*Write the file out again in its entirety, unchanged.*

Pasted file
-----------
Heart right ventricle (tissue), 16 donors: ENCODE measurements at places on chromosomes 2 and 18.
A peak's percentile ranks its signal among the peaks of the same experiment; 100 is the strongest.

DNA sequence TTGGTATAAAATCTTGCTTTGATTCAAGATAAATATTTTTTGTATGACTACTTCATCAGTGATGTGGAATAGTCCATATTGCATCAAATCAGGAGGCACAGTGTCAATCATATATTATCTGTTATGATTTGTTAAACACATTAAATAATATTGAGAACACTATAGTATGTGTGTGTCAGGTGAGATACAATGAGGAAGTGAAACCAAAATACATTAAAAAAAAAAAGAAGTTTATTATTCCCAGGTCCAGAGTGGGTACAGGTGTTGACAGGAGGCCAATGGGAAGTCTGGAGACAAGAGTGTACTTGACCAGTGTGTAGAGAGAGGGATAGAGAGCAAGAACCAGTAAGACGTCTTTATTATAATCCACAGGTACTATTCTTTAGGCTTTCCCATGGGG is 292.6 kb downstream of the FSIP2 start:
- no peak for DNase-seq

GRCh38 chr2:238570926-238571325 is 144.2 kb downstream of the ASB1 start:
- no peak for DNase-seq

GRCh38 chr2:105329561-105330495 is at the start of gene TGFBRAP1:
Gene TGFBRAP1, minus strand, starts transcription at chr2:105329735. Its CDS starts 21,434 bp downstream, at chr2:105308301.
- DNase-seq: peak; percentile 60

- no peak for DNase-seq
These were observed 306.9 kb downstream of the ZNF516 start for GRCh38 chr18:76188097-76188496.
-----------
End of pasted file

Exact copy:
Heart right ventricle (tissue), 16 donors: ENCODE measurements at places on chromosomes 2 and 18.
A peak's percentile ranks its signal among the peaks of the same experiment; 100 is the strongest.

DNA sequence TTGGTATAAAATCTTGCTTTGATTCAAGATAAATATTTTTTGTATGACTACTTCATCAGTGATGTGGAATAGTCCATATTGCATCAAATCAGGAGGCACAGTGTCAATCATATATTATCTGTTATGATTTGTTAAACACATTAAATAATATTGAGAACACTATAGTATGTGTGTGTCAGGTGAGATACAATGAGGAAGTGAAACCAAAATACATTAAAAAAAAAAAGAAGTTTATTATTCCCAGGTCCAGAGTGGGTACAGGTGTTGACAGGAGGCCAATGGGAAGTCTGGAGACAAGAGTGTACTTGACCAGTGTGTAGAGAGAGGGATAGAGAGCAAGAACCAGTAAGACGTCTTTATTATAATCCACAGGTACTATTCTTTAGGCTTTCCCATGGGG is 292.6 kb downstream of the FSIP2 start:
- no peak for DNase-seq

GRCh38 chr2:238570926-238571325 is 144.2 kb downstream of the ASB1 start:
- no peak for DNase-seq

GRCh38 chr2:105329561-105330495 is at the start of gene TGFBRAP1:
Gene TGFBRAP1, minus strand, starts transcription at chr2:105329735. Its CDS starts 21,434 bp downstream, at chr2:105308301.
- DNase-seq: peak; percentile 60

- no peak for DNase-seq
These were observed 306.9 kb downstream of the ZNF516 start for GRCh38 chr18:76188097-76188496.